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Tag: Klein

simple group of order 2

The Klein Four Group is an a
capella group from the maths department of Northwestern. Below a link to
one of their songs (grabbed from P.P. Cook’s Tangent Space
).

Finite
Simple Group (of order two)

A Klein Four original by
Matt Salomone


The path of love is never
smooth
But mine’s continuous for you
You’re the upper bound in the chains of my heart
You’re my Axiom of Choice, you know it’s true
But lately our relation’s not so well-defined
And
I just can’t function without you
I’ll prove my
proposition and I’m sure you’ll find
We’re a
finite simple group of order two
I’m losing my
identity
I’m getting tensor every day
And
without loss of generality
I will assume that you feel the same
way
Since every time I see you, you just quotient out
The faithful image that I map into
But when we’re
one-to-one you’ll see what I’m about
‘Cause
we’re a finite simple group of order two
Our equivalence
was stable,
A principal love bundle sitting deep inside
But then you drove a wedge between our two-forms
Now
everything is so complexified
When we first met, we simply
connected
My heart was open but too dense
Our system
was already directed
To have a finite limit, in some sense

I’m living in the kernel of a rank-one map
From my
domain, its image looks so blue,
‘Cause all I see are
zeroes, it’s a cruel trap
But we’re a finite simple
group of order two
I’m not the smoothest operator in my
class,
But we’re a mirror pair, me and you,
So
let’s apply forgetful functors to the past
And be a
finite simple group, a finite simple group,
Let’s be a
finite simple group of order two
(Oughter: “Why not
three?”)
I’ve proved my proposition now, as you
can see,
So let’s both be associative and free
And by corollary, this shows you and I to be
Purely
inseparable. Q. E. D.

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non-(commutative) geometry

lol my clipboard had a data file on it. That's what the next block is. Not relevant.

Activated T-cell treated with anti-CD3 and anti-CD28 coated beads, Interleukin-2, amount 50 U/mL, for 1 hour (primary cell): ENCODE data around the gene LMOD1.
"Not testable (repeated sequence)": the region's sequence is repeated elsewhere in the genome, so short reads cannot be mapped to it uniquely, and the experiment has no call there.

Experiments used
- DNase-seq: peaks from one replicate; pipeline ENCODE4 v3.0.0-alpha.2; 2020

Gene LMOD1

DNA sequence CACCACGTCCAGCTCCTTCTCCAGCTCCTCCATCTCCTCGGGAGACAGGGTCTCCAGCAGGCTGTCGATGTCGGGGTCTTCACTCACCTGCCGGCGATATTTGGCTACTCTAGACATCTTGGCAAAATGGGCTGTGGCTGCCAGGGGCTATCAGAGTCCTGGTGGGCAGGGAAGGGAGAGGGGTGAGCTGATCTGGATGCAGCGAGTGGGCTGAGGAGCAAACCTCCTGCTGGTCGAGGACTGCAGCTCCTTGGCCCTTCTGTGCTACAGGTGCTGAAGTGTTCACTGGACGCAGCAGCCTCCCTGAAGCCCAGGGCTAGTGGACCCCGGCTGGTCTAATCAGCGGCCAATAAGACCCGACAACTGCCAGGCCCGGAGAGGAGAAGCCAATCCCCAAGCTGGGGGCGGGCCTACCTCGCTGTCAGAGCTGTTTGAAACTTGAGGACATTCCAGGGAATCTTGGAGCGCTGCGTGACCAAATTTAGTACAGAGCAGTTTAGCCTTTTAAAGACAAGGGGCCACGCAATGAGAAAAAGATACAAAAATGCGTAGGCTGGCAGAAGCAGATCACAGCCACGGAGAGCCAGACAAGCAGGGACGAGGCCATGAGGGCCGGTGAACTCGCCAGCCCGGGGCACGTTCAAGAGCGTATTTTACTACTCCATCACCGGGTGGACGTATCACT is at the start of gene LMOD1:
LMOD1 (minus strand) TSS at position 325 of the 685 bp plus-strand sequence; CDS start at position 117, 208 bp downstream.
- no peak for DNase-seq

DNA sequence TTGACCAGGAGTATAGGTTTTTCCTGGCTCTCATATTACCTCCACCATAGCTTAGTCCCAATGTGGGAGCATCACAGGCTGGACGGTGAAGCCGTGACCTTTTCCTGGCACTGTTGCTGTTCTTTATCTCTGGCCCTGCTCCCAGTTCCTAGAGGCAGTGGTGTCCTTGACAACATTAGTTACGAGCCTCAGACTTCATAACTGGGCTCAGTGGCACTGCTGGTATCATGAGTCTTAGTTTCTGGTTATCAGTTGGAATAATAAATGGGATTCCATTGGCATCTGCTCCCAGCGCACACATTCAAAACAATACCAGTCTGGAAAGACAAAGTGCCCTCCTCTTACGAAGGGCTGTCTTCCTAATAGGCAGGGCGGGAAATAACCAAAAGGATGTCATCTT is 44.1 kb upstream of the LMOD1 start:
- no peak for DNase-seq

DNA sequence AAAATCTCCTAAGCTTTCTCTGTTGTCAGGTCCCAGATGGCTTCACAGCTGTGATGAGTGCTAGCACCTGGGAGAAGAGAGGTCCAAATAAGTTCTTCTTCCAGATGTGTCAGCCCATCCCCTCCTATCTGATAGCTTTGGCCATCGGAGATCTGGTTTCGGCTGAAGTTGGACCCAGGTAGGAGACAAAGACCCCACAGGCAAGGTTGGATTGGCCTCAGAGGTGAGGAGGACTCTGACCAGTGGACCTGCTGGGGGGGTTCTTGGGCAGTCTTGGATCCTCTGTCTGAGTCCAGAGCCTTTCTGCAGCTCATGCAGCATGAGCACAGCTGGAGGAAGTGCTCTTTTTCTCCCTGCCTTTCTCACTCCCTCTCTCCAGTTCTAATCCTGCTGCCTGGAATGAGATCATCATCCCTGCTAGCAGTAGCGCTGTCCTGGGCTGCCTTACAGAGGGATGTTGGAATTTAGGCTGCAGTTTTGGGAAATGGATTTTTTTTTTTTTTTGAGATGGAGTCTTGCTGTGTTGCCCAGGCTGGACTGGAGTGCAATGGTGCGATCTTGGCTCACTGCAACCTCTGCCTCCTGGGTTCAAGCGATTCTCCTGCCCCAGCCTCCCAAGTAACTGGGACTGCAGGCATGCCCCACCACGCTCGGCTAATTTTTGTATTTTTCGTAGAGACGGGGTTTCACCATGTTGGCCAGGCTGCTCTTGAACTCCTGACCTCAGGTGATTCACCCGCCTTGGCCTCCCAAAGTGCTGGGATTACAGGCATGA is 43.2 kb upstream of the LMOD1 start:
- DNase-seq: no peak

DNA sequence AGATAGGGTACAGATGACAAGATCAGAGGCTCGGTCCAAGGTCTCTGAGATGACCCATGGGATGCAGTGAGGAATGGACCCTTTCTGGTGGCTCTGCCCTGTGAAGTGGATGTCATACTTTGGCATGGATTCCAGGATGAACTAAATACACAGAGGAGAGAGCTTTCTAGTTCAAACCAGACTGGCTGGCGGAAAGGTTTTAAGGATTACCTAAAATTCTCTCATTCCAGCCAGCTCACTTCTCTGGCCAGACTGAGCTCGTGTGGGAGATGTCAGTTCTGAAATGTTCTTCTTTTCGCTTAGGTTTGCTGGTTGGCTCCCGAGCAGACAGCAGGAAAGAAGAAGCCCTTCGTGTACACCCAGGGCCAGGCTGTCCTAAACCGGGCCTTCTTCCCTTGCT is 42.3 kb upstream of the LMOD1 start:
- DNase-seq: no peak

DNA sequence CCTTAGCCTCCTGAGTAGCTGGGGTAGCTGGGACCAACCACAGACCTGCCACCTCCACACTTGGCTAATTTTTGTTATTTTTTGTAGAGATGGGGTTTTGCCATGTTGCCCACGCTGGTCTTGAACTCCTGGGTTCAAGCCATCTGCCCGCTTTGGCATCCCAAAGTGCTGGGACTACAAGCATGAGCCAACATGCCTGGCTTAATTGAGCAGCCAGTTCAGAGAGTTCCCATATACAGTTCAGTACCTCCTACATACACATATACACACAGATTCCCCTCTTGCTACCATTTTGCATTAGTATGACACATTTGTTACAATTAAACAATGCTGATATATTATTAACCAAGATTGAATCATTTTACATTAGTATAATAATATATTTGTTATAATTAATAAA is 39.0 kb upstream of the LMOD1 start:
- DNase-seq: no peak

Now
that my non-geometry
post
is linked via the comments in this
string-coffee-table post
which in turn is available through a
trackback from the Kontsevich-Soibelman
paper
it is perhaps useful to add a few links.

The little
I’ve learned from reading about Connes-style non-commutative geometry is
this : if you have a situation where a discrete group is acting with a
bad orbit-space (for example, $GL_2(\mathbb{Z})$ acting on the whole
complex-plane, rather than just the upper half plane) you can associate
to this a $C^*$-algebra and study invariants of it and interprete them
as topological information about this bad orbit space. An intruiging
example is the one I mentioned and where the additional noncommutative
points (coming from the orbits on the real axis) seem to contain a lot
of modular information as clarified by work of Manin&Marcolli and
Zagier. Probably the best introduction into Connes-style
non-commutative geometry
from this perspective are the Lecture on
Arithmetic Noncommutative Geometry
by Matilde Marcolli. To
algebraists : this trick is very similar to looking at the
skew-group algebra $\mathbb{C}[x_1,\ldots,x_n] * G$ if
you want to study the _orbifold_ for a finite group action on affine
space. But as algebraist we have to stick to affine varieties and